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Discussion Starter #7
Good info. It had been shot maybe 20 times, sans peep. It did seem to be shooting well, from what I could tell. Replacement is on the way, though, so my curiosity will probably lose out to lack of time. Speaking of which, I should get out of here and finish working for the night!
 

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Peep rotation is usually a result of differential rates of twist between served and unserved sections of the string.
 

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I think I know the mfg! They gave me the same story when I first opened my doors, after the second I stopped using them. Would you care to share?
 

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What causes peep sight rotation? Unequal twisting. Basically, their are three primary causes. First, the twisting was not uniformally applied. Second, the application of the serving introduced a torisional load which varied the twisting. This is general under the serving. The third is a little unusual. The color of string materials were slightly different in tensional properties. I have only seen this a few times and only had it happen twice. In both case, I bought a new spool of material. When I completed the twisting process and increased and decreased tension the string would rotate. When this happens it us the new material fault, it just won't play with the other string material even though it is the same type.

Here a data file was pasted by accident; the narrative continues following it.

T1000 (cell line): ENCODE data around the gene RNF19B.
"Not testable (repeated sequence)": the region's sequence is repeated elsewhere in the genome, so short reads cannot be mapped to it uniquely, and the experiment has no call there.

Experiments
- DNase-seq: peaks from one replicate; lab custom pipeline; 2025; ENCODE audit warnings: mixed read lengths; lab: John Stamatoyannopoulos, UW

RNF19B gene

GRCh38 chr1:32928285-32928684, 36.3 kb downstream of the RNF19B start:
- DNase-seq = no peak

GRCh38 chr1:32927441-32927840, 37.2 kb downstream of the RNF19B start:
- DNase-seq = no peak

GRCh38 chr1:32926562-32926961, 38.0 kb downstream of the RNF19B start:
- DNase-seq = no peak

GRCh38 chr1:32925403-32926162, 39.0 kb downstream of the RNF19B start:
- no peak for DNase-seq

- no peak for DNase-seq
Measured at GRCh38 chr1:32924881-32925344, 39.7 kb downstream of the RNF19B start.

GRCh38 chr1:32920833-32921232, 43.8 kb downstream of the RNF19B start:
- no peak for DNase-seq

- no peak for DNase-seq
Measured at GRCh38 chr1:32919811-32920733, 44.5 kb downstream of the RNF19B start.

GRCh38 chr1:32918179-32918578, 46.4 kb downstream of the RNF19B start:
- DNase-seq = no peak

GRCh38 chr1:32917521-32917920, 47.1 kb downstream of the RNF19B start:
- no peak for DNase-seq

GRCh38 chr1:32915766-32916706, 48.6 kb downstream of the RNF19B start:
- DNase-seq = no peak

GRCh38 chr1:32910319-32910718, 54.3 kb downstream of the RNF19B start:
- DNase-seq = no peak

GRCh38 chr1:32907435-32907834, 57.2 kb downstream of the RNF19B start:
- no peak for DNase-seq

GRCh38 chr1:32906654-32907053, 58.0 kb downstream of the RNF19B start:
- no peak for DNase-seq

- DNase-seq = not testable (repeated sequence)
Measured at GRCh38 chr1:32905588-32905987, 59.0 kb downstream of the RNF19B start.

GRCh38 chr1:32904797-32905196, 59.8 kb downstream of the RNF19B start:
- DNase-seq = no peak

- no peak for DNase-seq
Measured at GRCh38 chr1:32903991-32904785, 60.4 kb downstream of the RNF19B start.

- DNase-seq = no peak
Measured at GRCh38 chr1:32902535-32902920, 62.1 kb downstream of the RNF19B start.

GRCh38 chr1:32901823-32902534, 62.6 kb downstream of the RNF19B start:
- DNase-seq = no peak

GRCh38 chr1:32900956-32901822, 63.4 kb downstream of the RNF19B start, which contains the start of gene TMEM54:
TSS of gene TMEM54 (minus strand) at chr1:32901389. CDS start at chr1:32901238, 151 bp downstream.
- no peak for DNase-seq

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Discussion Starter #13